New Wii U™ on SOI
By Adele Hars, Editor-In-Chief, Advanced Substrate News
If you’ve followed the industry buzz in recent weeks, you’ve seen the news: the CPU for Nintendo’s upcoming (and very cool) Wii U is on IBM’s 45nm SOI.
IBM’s been fabbing chips for Nintendo for over a decade, and first moved the company’s CPUs to SOI in 2006, at 90nm. The Wii U, which got its debut at the recent E3 show, will hit the shelves in 2012.
The Wii U combines motion-sensing game play with full HD graphics. Players can use the new touch-screen controller plus four more controllers simultaneously. The system is backward compatible for all games and accessories. While the new remote gets a lot of attention, it is in fact the CPU in the box that does the heavy lifting.
IBM says that the all-new, Power-based Wii U CPU will pack in some of its most advanced technology into an energy-saving silicon package. The inherent advantages of SOI, explains the company’s press release, make it “a superior choice for performance-driven applications that demand exceptional, power-efficient processing capability – from entertainment consoles to supercomputers”.
Like IBM’s Power-based Watson supercomputer, the Wii U uses small, stable and power-efficient on-chip embedded DRAM (eDRAM) on SOI, which is capable of feeding multi-core processors large chunks of data. In the case of next-gen game consoles like the Wii U, that provides a smooth entertainment experience.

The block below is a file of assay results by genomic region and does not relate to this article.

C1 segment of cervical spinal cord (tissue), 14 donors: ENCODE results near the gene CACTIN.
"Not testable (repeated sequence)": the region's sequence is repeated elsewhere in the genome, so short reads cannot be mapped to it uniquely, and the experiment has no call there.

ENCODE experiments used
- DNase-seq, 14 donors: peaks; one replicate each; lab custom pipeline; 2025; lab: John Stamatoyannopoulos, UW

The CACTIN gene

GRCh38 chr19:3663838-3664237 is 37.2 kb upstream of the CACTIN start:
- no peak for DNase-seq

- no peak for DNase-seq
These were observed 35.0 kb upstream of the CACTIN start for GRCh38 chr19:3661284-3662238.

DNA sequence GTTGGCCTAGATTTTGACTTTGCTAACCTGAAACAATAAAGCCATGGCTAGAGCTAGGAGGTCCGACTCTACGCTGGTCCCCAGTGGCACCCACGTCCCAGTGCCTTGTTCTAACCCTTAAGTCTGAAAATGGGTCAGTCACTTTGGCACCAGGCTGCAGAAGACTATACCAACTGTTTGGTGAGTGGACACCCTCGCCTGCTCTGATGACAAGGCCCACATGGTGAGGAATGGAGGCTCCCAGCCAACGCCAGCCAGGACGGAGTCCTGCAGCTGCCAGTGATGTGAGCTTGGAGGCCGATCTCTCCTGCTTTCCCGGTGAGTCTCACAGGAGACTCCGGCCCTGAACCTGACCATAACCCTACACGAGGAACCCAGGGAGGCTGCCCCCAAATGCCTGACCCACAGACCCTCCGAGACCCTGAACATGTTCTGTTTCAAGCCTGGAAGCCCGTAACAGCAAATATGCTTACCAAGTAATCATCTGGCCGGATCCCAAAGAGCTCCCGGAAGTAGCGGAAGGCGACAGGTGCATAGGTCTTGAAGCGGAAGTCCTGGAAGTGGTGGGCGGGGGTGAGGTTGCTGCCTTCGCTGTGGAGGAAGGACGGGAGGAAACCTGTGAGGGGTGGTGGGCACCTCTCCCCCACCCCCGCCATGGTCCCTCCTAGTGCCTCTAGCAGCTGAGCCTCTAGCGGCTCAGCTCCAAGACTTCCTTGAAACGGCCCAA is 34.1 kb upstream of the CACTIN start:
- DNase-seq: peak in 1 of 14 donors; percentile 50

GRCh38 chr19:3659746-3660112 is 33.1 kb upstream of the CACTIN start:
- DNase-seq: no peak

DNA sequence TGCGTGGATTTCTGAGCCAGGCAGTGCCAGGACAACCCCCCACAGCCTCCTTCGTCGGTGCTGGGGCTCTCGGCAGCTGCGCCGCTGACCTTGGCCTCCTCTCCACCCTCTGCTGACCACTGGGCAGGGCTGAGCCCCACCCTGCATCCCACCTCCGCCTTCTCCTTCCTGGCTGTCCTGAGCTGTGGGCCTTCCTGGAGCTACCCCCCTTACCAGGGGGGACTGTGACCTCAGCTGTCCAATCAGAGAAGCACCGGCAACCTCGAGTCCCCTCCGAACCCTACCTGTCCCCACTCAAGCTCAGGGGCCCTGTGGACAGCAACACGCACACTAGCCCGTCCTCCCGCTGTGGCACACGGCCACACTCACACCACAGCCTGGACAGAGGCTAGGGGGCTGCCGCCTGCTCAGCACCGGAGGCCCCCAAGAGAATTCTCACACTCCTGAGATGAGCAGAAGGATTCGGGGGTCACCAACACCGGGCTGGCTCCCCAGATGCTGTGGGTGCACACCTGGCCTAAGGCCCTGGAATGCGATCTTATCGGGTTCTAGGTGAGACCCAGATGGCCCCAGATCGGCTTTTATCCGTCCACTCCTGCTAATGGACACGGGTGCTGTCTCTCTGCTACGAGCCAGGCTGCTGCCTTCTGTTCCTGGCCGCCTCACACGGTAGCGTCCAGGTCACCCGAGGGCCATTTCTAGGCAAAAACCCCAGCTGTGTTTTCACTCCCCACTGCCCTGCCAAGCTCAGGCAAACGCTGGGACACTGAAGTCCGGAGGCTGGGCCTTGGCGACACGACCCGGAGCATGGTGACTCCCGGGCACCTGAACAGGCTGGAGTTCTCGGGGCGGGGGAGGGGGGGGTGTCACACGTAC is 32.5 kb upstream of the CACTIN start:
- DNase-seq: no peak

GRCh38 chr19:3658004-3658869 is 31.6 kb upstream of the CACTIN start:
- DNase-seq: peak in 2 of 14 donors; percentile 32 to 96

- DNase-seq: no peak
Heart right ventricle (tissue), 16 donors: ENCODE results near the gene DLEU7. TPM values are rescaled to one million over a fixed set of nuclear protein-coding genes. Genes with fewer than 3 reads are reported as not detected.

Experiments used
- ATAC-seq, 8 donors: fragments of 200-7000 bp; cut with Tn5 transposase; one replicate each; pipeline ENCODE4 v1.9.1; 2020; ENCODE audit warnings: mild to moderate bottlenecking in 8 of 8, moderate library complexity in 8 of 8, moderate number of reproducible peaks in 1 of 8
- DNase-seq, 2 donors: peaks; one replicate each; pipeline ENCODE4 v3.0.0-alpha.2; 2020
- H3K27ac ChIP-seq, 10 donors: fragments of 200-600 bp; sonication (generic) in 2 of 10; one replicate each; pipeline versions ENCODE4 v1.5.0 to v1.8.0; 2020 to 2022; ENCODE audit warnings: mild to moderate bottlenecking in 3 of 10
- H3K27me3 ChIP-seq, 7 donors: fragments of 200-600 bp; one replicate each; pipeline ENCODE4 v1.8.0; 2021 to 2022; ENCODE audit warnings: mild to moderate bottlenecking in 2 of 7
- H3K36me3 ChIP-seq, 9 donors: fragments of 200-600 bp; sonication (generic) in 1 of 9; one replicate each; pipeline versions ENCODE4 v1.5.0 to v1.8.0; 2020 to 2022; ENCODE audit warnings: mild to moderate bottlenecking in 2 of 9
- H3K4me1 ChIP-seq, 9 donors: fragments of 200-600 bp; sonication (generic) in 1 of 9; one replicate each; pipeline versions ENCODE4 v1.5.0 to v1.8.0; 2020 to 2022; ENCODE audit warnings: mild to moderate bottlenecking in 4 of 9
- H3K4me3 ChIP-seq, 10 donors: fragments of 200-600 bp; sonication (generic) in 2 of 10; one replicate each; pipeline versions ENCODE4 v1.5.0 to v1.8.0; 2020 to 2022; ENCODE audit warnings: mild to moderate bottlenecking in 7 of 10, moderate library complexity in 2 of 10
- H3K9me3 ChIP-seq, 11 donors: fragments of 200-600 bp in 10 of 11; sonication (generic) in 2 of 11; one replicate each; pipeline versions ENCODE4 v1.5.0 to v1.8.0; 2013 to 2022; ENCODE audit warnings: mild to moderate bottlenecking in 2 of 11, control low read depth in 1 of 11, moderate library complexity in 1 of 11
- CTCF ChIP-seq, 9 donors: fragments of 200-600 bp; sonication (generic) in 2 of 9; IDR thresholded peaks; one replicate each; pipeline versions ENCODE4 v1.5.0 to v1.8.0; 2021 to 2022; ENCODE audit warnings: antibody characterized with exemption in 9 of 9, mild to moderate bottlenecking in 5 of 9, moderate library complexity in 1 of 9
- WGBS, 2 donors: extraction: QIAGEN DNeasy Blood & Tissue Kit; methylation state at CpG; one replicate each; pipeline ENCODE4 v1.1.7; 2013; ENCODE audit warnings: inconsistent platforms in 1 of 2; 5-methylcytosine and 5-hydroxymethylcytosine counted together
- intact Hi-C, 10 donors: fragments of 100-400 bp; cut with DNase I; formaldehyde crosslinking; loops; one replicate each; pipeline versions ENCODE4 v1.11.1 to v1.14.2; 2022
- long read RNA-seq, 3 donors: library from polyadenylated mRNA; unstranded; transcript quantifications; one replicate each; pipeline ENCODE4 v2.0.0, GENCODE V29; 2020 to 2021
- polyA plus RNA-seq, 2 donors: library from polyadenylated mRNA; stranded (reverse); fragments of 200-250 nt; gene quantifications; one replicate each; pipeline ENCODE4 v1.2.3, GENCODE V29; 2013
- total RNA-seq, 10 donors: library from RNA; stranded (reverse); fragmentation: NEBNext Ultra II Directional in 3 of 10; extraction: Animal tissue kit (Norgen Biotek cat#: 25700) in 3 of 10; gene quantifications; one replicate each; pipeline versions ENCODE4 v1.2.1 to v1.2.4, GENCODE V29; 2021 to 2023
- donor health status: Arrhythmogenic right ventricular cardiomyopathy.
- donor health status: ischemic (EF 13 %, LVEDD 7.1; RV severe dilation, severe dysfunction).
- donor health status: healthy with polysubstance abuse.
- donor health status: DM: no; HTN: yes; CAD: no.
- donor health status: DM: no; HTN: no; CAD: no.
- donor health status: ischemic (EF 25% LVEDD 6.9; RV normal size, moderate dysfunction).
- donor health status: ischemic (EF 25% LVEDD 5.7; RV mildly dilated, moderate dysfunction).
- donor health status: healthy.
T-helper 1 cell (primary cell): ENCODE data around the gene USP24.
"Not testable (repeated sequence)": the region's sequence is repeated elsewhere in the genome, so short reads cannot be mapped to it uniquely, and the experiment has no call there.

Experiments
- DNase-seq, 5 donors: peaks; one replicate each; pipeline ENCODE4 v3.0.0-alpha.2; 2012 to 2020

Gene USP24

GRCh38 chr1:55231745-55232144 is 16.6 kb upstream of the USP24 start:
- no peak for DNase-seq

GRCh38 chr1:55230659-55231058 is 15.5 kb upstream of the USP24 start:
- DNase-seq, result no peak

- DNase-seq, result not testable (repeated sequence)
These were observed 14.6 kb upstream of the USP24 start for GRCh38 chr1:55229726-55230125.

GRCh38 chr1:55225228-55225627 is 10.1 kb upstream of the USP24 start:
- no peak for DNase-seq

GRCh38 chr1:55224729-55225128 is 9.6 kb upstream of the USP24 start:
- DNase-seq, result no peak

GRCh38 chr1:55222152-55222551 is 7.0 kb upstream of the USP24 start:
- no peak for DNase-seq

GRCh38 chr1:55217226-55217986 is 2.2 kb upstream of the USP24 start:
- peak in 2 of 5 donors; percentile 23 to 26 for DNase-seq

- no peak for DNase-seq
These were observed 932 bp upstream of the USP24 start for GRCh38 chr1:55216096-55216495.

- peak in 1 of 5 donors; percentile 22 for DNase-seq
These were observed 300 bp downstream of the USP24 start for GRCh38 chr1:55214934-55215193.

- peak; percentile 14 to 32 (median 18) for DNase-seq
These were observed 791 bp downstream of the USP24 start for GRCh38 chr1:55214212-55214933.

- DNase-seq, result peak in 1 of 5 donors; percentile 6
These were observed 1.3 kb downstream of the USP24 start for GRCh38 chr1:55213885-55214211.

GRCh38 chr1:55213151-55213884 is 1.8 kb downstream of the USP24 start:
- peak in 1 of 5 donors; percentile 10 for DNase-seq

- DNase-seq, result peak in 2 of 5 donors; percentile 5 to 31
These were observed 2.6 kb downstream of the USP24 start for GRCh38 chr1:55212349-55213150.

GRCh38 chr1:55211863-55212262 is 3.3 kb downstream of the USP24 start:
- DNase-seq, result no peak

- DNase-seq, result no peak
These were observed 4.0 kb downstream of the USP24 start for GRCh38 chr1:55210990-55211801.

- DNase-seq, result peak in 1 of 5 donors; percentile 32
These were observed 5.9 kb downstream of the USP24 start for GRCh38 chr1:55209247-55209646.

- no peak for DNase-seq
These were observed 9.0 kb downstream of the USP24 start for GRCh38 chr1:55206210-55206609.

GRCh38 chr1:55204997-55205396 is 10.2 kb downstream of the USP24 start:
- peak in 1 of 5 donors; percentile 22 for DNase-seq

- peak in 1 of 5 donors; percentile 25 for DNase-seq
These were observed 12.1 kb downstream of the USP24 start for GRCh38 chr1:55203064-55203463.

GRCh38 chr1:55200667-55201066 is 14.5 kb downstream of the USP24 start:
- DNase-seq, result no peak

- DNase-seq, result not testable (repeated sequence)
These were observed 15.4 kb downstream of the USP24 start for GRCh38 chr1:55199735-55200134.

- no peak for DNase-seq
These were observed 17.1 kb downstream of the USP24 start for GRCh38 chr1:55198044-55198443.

A few years ago, IBM first demonstrated the advantages – both in terms of technology and cost – of putting eDRAM on SOI. At ASN, we were fortunate at the time to have IBM Fellow and eDRAM guru Subramanian S. Iyer explained the advantages of SOI.
As Dr. Iyer wrote in ASN in 2006, “The complexity adder is about half in SOI compared to bulk for deep trench based eDRAMs. […] We expect the use of eDRAM to proliferate to SOI in the 45nm generation.”
And here it is in the Wii U, right on target.
In a press release last fall, IBM said its “…embedded DRAM technology provides the most dense on-chip dynamic memory available today, enabling more than 1Gb of memory on a single chip. IBM eDRAM performance has advanced to a point where it can replace conventional on-chip static memory (SRAM) in many applications, taking up 60% less space on the chip, and consuming up to 90% less power.”
For the current Wii, IBM has shipped more than 90 million chips. The company’s looking for a repeat performance with the Wii U chips, which will also be produced at its 300mm fab in East Fishkill, N.Y.
Now it’s up to the game developers to work their magic with the touch-screen remote and the HD graphics they’ve been clamoring for. We can be sure that with the 45nm SOI, Power-based CPU with plenty of on-chip eDRAM, it’ll be an amazing ride.